National Center for Healthcare Advancement and Partnerships
Veteran Community Partnerships
In August, the Veterans Health Administration (VHA) Office of Community Engagement (OCE) published an article about the milestones and successes of the Veteran Community Partnership (VCP) initiative. The VCP team also shared its plans to expand the program. Those plans are full steam ahead thanks to the work of VHA staff members like Dr. Jamie D. Davis, health systems specialist for OCE and VCP collaborations lead. VHA will place a VCP at each of the 170 U.S. Department of Veterans Affairs (VA) medical centers (VAMCs) by September 2024.
VCPs are partnerships—and each is part of the larger VCP initiative—that bring community leaders, some of whom are Veterans, and organizations together with VAMC programs to help Veterans access health care and supportive services at VA and beyond. VCPs offer help in areas like palliative care and military discharge status, or hold celebratory events and household donation drives for Veterans, and much more. The VCP initiative is a joint project of OCE and the VHA Offices of Geriatrics and Extended Care, Rural Health, and Caregiver Support.
There are currently 35 active VCPs, and another 26 VAMCs have received training to develop a VCP. These trainings, Dr. Davis explained, help potential VCPs develop a strategic plan for their projects; by the end of these one-day trainings, VCP members will have gained the knowledge needed to implement their initial plan. More trainings roll out virtually beginning in January 2021 on a by-VISN basis—VISNs (Veterans Integrated Service Networks) are areas in the country where VHA provides Veterans care.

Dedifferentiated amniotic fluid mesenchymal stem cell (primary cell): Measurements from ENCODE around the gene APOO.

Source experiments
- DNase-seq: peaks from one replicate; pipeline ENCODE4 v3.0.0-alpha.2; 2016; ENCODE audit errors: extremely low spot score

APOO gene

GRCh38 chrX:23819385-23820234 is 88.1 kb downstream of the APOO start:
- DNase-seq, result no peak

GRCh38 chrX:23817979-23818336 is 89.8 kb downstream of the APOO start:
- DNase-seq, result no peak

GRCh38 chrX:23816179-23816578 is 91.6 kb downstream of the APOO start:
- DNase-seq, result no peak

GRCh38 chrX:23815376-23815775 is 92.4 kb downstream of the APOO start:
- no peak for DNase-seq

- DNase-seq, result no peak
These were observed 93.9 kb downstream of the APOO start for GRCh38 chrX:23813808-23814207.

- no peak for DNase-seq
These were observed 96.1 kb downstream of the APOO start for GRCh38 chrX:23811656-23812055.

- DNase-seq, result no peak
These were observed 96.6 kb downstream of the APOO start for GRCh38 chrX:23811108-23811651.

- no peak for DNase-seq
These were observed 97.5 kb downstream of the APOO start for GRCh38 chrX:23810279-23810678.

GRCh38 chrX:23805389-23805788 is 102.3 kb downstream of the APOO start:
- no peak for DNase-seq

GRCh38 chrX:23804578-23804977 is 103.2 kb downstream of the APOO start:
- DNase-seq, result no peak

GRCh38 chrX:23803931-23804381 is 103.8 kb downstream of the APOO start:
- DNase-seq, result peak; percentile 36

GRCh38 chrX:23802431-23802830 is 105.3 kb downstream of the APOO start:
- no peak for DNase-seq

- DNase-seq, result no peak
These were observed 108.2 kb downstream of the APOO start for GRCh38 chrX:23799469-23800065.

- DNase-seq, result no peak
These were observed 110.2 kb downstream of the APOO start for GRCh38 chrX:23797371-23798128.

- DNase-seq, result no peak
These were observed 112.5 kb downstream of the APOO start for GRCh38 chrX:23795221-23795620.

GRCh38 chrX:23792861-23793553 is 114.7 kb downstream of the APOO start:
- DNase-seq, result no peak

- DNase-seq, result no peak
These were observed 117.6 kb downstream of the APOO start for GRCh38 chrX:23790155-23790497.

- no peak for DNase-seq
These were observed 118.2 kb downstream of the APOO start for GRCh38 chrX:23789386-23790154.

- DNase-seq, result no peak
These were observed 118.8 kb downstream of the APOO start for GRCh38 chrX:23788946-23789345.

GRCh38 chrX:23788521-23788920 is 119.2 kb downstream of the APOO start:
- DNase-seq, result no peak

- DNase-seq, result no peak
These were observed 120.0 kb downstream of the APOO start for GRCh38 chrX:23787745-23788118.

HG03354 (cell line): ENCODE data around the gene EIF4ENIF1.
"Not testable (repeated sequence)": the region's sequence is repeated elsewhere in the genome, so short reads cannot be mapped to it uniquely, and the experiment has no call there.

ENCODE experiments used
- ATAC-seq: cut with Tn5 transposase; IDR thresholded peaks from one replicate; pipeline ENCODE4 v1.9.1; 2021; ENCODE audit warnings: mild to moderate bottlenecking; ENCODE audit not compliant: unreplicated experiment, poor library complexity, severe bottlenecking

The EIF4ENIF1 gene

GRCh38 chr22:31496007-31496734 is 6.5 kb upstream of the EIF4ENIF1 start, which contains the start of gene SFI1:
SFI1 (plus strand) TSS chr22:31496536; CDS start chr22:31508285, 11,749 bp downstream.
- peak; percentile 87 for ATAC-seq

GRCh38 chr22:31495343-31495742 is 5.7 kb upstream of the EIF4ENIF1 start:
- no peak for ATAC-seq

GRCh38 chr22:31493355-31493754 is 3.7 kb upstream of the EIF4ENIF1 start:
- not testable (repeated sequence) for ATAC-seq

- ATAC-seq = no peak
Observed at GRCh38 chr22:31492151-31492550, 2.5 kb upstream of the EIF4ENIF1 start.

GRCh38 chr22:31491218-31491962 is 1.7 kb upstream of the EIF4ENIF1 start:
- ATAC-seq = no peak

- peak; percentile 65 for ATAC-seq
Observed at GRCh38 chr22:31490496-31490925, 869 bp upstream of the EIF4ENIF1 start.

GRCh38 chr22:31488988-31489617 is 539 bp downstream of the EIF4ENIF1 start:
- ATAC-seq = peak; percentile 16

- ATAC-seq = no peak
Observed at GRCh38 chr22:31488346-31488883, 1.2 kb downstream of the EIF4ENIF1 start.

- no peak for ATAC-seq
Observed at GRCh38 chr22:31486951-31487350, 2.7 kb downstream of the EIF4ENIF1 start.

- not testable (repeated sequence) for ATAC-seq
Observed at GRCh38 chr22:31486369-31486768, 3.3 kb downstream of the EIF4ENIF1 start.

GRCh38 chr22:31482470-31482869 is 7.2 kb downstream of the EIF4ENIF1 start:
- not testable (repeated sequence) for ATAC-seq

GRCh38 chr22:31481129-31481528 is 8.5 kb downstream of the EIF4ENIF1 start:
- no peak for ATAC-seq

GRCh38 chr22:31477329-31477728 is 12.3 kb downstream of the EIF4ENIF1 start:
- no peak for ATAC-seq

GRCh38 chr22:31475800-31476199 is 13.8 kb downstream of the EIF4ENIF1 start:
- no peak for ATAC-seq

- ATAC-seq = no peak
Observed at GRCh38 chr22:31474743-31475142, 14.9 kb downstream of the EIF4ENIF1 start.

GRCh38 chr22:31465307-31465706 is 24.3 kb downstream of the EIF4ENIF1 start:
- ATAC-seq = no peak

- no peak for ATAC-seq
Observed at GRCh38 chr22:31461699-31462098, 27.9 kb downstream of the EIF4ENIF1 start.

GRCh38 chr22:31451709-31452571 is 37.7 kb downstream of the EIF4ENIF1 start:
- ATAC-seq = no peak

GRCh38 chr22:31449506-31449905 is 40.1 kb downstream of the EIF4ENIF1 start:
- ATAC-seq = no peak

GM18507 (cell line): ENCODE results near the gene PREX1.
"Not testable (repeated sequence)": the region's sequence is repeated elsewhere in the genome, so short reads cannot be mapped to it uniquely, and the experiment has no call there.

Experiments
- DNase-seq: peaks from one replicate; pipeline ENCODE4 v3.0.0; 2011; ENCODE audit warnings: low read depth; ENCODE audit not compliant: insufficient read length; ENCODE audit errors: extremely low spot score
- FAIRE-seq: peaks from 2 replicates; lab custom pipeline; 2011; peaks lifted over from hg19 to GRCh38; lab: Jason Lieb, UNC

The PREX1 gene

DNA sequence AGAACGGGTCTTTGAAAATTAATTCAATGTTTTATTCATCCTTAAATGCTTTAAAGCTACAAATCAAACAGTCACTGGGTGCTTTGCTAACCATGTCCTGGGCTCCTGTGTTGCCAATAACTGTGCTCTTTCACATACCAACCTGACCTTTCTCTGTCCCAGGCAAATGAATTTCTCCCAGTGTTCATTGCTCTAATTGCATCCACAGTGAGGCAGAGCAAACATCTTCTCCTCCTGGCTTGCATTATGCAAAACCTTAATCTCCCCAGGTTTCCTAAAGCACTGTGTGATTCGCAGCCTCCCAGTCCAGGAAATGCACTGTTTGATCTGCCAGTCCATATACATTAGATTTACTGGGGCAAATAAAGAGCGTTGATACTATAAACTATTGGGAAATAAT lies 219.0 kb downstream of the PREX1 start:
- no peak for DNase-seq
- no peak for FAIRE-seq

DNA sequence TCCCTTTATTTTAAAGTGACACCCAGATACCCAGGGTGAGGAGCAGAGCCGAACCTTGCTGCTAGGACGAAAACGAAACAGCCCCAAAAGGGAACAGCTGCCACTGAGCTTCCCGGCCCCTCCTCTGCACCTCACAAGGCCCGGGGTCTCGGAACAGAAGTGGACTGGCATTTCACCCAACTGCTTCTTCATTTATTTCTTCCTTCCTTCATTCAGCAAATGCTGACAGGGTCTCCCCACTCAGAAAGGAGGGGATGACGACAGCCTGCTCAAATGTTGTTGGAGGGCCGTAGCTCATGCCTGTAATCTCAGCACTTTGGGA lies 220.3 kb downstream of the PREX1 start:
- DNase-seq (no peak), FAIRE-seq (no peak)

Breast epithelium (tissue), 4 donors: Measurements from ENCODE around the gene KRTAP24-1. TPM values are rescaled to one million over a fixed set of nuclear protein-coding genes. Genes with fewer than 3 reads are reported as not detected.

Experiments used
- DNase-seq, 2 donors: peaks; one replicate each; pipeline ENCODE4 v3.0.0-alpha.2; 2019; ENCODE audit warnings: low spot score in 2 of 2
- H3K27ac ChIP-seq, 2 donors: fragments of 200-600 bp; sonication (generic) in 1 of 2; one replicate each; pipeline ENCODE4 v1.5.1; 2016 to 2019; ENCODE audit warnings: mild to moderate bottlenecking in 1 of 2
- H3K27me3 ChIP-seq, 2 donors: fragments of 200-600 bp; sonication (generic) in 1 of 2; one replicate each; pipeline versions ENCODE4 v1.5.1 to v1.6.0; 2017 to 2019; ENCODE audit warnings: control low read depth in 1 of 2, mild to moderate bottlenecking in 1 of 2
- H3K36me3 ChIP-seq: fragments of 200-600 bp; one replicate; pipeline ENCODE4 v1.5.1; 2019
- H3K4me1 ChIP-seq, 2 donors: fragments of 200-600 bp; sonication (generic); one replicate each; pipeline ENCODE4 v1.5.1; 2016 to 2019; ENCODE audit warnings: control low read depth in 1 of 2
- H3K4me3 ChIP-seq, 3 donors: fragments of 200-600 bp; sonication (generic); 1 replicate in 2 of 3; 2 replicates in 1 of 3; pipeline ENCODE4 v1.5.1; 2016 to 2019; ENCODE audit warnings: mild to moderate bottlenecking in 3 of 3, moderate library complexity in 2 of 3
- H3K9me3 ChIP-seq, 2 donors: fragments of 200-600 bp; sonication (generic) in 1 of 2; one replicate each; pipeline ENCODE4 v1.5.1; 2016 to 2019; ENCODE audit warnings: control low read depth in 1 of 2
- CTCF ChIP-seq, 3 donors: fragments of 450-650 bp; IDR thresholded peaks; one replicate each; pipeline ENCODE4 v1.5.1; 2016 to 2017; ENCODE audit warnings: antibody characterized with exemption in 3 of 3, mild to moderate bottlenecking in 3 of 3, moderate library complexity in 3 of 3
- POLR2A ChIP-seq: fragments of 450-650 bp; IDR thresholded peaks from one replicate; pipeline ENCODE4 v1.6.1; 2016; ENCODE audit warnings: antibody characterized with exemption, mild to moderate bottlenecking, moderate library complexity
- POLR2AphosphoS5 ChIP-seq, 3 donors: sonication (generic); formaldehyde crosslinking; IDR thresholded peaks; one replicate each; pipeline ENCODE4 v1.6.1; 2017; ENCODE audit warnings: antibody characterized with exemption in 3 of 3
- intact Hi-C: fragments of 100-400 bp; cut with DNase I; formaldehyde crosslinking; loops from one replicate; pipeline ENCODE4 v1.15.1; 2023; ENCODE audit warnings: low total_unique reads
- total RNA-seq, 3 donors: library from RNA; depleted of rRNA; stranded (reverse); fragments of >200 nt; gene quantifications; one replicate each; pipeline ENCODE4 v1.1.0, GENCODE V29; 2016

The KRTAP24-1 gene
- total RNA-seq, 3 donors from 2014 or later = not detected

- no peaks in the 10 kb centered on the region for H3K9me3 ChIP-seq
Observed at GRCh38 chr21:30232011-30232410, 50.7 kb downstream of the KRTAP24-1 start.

The VCP expansion plan, Dr. Davis said, has a focus on helping older Veterans and those with life-limiting illnesses in areas like bridging the digital divide or increasing the number of people with experience in geriatric care who participate in VCPs. To meet the expansion goal, the trainings and development of VCPs are all about teamwork.
“VCPs bring VHA programs and community agencies together to increase access to care and services, particularly those VA cannot provide,” Dr. Davis said. “This is a true collaboration where community programs and VHA are involved equally.”
As collaborations lead for the VCP initiative, Dr. Davis works with other VA programs to encourage them to participate with VCP. Because she represents OCE, VHA’s partnerships hub, her expertise in partnerships bolsters the initiative at large. In the end, Veterans benefit.
“VCPs bring greater access to benefits and services for Veterans, caregivers, and families because VA is unable to provide some services that community programs can. If a Veteran goes to a community agency that’s part of a VCP and isn’t enrolled in VA benefits, there’s an opportunity to educate that Veteran and help get them into VA,” Dr. Davis said.
Expanding VCPs throughout VA, she continued, “unites VHA and community programs and offers an opportunity to coordinate partnership activities that provide better care to Veterans and their families.”
For more on OCE’s partnership work, please visit: VA.gov/healthpartnerships.
Posted January 4, 2021